Dutch Taxes – Part 5: Benefits

The Dutch Government has several benefits programs to help those with low incomes to pay for various expenses like healthcare, housing, children and childcare. However, there are restrictions on when you can apply for certain benefits.

Once financially independent, most people will generally have a “lower” income to sustain their daily expense. However, these same folks will generally have a relatively high wealth in order to do so (e.g. comprised of stocks, bonds, rental properties, etc.). So, how does this affect their ability (or inability) to qualify for the various benefits?

money-bag3A quick overview below (as per 2016):

Healthcare Benefits (Zorgtoeslag)

Low income families can apply for aid to pay for healthcare cost. However, there are both caps on income and/or wealth to be able to qualify for these benefits. For income this cap is € 26.316 (single) and € 32.655 (couples). For wealth this cap is € 21.330 per person, so € 42.660 for a couple.

In short, folks striving for financial independence will most likely not be able to apply for this benefit as many will have more than the maximum allowable income and/or wealth.

Rental support (Huurtoeslag)

Low income families can also apply for aid to pay for rent for their primary residence. Again, there are both caps on income and wealth to be able to qualify for these benefits. The income cap (for a couple) is € 29.800.

For wealth this cap is the same as for healthcare benefits, so € 21.330 (single) or € 42.660 (couple). The base rent also need to be within a certain range: min € 229,64 and max € 710,68 per month (excluding service fees).

Similar to Healthcare benefits, folks for financial independence will most likely not be able to apply for this benefit as many will have more than the maximum allowable income and/or wealth

Special Child Benefits (Kindgebonden budget)

This benefit is in addition to “normal” child benefits (http://www.svb.nl/int/en/kinderbijslag/index.jsp; more on this in a later post) and is to aid in raising children under the age of 18.

However, similar to healthcare and rental support benefits, this optional benefit is subject to wealth (same limits as for healthcare and rental support). Again, not a benefit that the average folks going for Financial Independence could obtain (see a pattern here?).

Childcare benefits are limited to 230 hours per month and depend on how many hours you work (i.e. a full time job at a 40 hour work week will qualify you for the maximum number of benefit hours). There are also a maximum hourly rates associated with the benefits. Rates vary between about € 5.48 and € 6.80 depending on the childcare type (i.e. dayhome vs. daycare). If you pay a rate that is higher than the maximum, the difference will not be covered by the benefits. coins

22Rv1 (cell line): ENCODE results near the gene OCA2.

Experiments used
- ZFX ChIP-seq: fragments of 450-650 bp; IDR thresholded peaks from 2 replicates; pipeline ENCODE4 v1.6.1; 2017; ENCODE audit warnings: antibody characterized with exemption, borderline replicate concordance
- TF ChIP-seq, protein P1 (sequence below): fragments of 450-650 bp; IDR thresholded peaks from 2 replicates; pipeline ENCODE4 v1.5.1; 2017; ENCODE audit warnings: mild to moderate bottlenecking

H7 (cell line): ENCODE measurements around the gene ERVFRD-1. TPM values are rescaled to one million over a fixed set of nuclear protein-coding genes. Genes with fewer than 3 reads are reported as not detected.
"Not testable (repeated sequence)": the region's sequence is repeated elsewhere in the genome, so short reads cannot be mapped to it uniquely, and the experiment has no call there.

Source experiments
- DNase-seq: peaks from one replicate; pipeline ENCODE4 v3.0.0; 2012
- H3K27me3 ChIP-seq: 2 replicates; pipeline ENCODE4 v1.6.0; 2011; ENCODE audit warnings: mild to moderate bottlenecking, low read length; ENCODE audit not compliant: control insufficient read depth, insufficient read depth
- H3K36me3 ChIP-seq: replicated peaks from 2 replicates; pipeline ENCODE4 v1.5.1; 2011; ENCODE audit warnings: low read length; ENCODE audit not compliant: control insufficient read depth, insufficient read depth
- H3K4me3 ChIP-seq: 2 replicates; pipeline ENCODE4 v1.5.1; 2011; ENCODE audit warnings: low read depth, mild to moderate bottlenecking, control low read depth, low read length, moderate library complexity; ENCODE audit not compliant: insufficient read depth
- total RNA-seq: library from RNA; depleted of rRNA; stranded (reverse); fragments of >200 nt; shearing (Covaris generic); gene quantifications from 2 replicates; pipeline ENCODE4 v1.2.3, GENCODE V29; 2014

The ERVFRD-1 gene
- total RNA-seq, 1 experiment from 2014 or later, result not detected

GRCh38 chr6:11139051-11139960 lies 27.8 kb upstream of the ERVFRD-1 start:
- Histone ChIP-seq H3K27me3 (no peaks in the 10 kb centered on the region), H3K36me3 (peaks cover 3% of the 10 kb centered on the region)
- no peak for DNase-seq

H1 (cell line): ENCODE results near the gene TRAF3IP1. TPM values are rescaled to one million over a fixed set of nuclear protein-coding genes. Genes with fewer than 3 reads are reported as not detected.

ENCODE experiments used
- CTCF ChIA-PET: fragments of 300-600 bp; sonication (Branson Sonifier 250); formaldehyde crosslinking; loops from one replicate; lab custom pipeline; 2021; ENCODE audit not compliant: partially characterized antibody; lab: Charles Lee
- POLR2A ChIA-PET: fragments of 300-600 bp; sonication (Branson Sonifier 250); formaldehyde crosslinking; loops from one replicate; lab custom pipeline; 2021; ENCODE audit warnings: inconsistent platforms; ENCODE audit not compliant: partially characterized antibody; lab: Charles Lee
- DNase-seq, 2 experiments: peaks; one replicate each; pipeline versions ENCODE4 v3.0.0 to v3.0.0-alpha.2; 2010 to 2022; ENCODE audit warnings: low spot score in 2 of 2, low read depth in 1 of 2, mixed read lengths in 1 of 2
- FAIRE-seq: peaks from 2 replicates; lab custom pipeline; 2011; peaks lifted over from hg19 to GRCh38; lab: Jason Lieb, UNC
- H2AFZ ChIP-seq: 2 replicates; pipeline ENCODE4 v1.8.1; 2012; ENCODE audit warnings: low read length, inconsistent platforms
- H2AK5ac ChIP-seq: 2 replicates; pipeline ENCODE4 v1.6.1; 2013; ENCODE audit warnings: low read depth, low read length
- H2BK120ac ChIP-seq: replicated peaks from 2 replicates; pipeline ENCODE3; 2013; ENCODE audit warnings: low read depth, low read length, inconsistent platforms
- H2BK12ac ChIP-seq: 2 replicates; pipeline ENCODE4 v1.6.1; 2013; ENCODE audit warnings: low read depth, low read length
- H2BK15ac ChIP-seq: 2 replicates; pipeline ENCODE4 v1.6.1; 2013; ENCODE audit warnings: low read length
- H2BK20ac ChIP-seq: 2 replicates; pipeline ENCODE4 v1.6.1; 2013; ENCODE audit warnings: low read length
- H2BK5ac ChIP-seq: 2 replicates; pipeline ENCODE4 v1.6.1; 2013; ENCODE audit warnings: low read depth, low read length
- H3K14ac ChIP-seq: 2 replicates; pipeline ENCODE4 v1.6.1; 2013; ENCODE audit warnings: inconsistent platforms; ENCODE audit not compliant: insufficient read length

Folks aiming for Financial Independence will not be able to apply as they would not have a job and thus no need for this benefit. It may, however, still benefit most folks that are on their way to Financial Independence and have children in daycare.

How to calculate your potential benefits? The Tax Man has a website where you can do your own calculations: http://www.belastingdienst.nl/wps/wcm/connect/bldcontentnl/themaoverstijgend/rekenhulpen/rekenhulpen_particulier ) to see if you would be eligible for the various benefits (in Dutch only).

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4 comments

  1. Hey CF,

    Very interesting insights into how it works in your country, thanks for sharing. I think having wealth caps too is a very good idea, as some people who are wealthy, but don’t earn a great deal. I don’t think it was set up to benefit those people.

    Tristan

  2. Very interesting CF. One of the main differences between NL and the US seems to be that the NL has wealth caps. In the U.S., most things are income capped….for example, we missed out on the child tax credits because we made too much in 2015.

    Interesting differences!

    1. Hello Mr. Tako,
      yes indeed, the systems are completely different on both sides of the pond. Both have their pros and cons. However, from a financial independence perspective, the USA is certainly a better place to be! Looking at Root of Good and Go Curry Crackers, once your FI and you’ve set it up right, you are pretty much done paying taxes. That is a pretty sweet tax system to live with.
      Have a great weekend.

    2. There’s something to say for both approaches; why punish someone who has been frugal his whole life, when the spending type will get even more for free? This however also implies you will have to tax wealth that is gained through inheritance. Luckily, we don’t have to make the rules, we just have to find our way navigating between them.

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